We love to break out our cast iron at home and at the camp site. Its consistent heat distribution is a godsend when dealing with the complexities of cooking over an open campfire. And everyone loves its ability to retain heat. These properties might be why this old school way of cooking has some major staying power. Did you know the first cast iron was created during the Han dynasty?
History aside I wanted to go over some tips that will help you take your cast iron out into the wild. I'll cover the different types of cast iron as well as the pan styles based on what you'd use them to cook. Since I know there are a lot of questions around heat sources I'll briefly cover that topic. But you can also read our longer post here.
Types of Cast Iron
There are two main types coated and coated. It is easy to determine which one is which based on the color. Your standard un-coated pan will be black. One of the most popular brands is Lodge and there is a new company making some cool light weigh pans that just finished a Kickstarter. Your coated variety comes in a rainbow of colors. We've got Le Creuset and I know some people just love Staub. No matter how much you love it this type of cast iron is not made for the open fire pit.
When you put a pan over a campfire it is exposed to the flame and becomes charred and covered in black soot. That's why many un-coated cast iron companies create carrying cases for their camping style gear. If you want to go cheap you can just use an old tote bag. Thats what we use for our dedicated camping skillet.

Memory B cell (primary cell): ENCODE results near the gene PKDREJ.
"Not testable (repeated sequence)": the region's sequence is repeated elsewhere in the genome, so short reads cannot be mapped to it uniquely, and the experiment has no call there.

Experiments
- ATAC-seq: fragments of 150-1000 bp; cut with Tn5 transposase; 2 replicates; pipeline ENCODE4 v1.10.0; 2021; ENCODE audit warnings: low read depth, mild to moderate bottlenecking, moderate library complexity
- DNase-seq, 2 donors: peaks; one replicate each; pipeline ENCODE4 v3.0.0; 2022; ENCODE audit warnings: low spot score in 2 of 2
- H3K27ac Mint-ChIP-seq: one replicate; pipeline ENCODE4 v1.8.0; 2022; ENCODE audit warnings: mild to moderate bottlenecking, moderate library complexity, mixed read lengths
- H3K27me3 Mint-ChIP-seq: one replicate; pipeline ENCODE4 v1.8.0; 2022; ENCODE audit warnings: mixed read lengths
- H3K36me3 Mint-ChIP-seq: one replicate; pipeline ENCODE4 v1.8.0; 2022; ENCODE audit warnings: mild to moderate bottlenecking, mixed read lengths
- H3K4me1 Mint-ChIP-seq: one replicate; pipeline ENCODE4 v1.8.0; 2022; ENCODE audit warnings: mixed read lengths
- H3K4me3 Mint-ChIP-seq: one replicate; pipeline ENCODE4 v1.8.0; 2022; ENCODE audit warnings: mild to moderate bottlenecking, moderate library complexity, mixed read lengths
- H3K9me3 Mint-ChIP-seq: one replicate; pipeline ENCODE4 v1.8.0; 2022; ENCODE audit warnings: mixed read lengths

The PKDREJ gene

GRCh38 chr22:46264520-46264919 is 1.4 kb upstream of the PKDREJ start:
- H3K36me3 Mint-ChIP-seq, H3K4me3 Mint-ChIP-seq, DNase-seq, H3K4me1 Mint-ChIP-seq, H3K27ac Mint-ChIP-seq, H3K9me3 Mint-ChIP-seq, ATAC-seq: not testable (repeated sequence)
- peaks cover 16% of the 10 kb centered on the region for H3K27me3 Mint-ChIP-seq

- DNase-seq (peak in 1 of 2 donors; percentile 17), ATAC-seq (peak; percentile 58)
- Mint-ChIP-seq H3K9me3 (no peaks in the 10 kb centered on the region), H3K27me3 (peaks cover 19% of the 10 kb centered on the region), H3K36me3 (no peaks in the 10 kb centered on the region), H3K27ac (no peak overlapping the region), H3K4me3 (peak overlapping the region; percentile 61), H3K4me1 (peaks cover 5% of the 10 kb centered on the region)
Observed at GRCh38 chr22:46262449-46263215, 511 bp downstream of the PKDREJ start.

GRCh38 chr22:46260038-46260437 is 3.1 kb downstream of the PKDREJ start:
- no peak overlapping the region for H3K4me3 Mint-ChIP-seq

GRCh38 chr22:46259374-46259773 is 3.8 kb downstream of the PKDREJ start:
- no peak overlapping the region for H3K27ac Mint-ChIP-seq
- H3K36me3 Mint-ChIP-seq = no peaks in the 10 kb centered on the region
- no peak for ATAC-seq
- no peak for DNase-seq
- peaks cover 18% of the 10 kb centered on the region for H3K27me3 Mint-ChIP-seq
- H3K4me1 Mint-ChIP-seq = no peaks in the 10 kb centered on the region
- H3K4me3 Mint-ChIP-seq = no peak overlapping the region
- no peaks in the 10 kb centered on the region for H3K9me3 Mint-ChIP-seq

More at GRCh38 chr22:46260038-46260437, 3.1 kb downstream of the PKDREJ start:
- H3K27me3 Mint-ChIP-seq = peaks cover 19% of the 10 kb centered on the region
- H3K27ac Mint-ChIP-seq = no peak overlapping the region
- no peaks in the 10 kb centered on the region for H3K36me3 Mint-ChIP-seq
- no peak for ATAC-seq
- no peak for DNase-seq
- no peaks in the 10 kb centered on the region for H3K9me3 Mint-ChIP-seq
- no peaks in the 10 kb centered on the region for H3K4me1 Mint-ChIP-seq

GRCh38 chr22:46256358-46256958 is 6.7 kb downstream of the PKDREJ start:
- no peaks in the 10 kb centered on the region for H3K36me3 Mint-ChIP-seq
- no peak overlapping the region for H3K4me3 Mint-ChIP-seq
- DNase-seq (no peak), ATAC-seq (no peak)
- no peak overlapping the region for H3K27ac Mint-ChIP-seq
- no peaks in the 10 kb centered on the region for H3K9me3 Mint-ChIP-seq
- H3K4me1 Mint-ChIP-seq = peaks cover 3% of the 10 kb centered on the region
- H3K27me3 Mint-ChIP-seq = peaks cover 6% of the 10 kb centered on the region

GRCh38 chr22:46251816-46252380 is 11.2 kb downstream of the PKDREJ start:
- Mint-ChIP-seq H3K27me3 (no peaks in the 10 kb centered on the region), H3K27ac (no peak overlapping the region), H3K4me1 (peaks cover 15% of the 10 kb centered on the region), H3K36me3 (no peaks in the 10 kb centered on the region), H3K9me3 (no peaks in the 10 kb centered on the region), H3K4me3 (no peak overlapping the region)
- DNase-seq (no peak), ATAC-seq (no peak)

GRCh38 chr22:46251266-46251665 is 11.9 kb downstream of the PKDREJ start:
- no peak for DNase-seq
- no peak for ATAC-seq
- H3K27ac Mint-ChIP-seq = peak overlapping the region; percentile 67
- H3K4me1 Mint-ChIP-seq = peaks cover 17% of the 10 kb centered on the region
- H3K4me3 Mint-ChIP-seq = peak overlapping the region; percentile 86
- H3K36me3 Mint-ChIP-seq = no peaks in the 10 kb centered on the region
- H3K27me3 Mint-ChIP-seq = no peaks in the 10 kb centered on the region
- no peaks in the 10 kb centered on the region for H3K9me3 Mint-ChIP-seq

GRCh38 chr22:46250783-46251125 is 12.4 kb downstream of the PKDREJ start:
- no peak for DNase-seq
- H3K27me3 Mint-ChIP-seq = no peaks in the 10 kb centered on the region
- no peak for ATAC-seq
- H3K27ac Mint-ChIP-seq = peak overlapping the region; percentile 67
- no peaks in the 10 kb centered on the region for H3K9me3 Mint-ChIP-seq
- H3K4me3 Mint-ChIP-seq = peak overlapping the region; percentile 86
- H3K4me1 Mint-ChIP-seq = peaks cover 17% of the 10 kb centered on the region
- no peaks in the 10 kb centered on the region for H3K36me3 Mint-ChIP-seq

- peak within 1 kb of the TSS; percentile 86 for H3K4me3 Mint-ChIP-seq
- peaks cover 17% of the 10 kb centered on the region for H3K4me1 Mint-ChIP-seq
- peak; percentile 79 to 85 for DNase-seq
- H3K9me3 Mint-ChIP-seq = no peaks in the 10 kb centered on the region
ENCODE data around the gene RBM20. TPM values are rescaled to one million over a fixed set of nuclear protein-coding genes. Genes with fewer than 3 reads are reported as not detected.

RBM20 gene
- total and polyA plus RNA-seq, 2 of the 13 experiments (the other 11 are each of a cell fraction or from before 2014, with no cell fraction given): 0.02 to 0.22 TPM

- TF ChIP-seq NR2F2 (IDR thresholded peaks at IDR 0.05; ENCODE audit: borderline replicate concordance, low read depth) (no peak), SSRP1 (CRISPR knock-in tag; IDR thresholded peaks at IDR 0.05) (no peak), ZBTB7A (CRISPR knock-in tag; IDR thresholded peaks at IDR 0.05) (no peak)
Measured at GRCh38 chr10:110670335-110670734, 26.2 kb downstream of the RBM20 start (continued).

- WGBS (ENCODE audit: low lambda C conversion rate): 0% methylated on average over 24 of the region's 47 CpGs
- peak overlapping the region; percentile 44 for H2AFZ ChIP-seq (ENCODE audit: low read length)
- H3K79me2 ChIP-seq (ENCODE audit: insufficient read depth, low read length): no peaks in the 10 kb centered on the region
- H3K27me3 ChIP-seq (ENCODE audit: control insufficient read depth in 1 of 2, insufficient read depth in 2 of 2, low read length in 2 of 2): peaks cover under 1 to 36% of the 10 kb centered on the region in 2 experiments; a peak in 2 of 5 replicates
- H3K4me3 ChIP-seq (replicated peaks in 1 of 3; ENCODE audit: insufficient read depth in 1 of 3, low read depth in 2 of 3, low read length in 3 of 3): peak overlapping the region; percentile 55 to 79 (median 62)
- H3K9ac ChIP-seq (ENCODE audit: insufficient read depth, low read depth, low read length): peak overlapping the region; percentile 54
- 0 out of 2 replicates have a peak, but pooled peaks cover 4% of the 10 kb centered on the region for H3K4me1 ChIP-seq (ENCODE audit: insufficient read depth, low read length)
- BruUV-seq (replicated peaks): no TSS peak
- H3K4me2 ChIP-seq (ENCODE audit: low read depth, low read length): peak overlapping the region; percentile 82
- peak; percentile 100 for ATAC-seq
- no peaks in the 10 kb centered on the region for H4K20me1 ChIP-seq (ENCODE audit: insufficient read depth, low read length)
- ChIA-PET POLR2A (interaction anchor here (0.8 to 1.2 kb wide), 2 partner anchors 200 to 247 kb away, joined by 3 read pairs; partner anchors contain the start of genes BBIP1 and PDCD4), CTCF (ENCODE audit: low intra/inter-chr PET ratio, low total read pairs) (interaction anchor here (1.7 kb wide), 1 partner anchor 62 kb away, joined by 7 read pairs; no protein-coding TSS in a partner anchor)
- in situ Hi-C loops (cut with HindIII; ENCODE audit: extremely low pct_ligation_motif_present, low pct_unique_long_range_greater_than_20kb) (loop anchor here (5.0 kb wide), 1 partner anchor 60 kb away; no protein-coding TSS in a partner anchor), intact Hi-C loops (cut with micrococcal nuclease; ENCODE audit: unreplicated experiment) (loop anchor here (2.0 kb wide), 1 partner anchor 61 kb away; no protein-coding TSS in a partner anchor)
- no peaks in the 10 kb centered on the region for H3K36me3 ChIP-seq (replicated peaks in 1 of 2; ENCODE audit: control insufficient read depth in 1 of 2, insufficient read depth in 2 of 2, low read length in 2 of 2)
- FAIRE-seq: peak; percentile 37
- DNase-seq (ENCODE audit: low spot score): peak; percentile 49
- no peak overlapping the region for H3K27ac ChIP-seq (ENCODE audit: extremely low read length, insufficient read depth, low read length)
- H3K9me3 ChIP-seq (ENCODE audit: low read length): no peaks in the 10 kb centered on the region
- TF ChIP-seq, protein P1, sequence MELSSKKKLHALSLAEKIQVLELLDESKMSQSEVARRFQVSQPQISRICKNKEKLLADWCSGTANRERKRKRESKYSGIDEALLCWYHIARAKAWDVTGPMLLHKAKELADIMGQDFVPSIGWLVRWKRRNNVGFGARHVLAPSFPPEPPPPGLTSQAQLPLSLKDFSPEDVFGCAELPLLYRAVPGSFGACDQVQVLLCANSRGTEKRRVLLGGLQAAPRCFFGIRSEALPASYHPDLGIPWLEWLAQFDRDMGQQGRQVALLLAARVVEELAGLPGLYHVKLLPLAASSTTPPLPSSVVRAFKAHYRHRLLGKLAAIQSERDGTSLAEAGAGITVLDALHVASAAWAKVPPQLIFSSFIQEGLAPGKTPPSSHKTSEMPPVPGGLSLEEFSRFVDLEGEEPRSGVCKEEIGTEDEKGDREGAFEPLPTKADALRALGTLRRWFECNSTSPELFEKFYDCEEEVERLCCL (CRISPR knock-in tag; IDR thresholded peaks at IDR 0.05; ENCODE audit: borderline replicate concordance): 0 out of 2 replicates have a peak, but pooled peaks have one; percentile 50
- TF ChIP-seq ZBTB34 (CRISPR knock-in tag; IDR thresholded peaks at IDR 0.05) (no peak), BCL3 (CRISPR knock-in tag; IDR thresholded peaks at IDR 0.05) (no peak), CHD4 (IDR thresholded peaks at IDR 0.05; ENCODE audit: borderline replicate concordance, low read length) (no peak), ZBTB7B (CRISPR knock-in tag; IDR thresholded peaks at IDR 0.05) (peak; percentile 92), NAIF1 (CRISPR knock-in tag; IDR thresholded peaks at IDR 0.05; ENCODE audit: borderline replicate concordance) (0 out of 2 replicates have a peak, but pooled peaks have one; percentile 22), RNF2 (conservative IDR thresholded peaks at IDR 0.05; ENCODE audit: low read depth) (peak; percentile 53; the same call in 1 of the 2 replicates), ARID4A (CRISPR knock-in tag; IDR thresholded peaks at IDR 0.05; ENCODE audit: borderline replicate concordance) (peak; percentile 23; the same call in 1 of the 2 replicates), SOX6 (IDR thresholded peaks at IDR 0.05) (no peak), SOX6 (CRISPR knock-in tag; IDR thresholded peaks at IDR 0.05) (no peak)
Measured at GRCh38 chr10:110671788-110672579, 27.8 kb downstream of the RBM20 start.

I would suggest that you only cook over the open fire with cookware you don't plan on using back in the kitchen because it is a huge pain to get them really clean. And for the minimal cost of an uncoated pan it was worth it to us to have two.
Types of Pans
There are two main types skillets and dutch ovens. You'll also find griddles and sandwich/toastie makers but we'll save talking about those for another time.
Skillets are great for frying up just about anything. If you keep them properly seasoned they are pretty much non-stick. When we use them fireside we typically cook a few different things in the same pan. For breakfast we'll first cook some bacon then we'll fry up some potatoes and or eggs in the leftover grease. Then for dinner we'll fry up some steak or chicken breasts seasoned with a dry rub then use the pan drippings to sauté up some greens. (You'll find one in our Foodie Provision Pack.) This makes it way easier to clean up, which is clutch for camping.
Cast iron dutch ovens are used for two main types of campfire cooking - baking and braising. Neither of these two things is rocket science. However, baking requires a lot more gear and some very specific heating requirements. But we'll talk about that that when we go over heat sources. We typically braise things like chili or slow cooking stews in the dutch oven. As for baking we've made cornbread and a couple types of cake. My personal fave is dump cake - 1 box spice cake mix, 1 can of apple pie filling, 1 can of root beer. Just remember to line the dutch oven with foil. It will make clean-up way easier.
When it comes to fireside cooking you've got two sources. Wood or charcoal briquettes. Wood gives wonderful complex smokey flavors and it is beautiful. Charcoal provides much more consistent heat and is easier to use to line a dutch oven for baking. You can even use this guide to get a particular temp. I am not much of a baker, but I do know that precision is required to get things to bake properly and a wood burning fire offers little to no precision.
If I had to break it down baking = briquettes braising or frying = wood. And don't forget you can use that cast iron over the camp stove tool. I just don't recommend it for single burners as the weight of the pans can lead to tipping.
Hopefully our how to guide on cast iron gets you inspired to get out there and do a little cooking!!!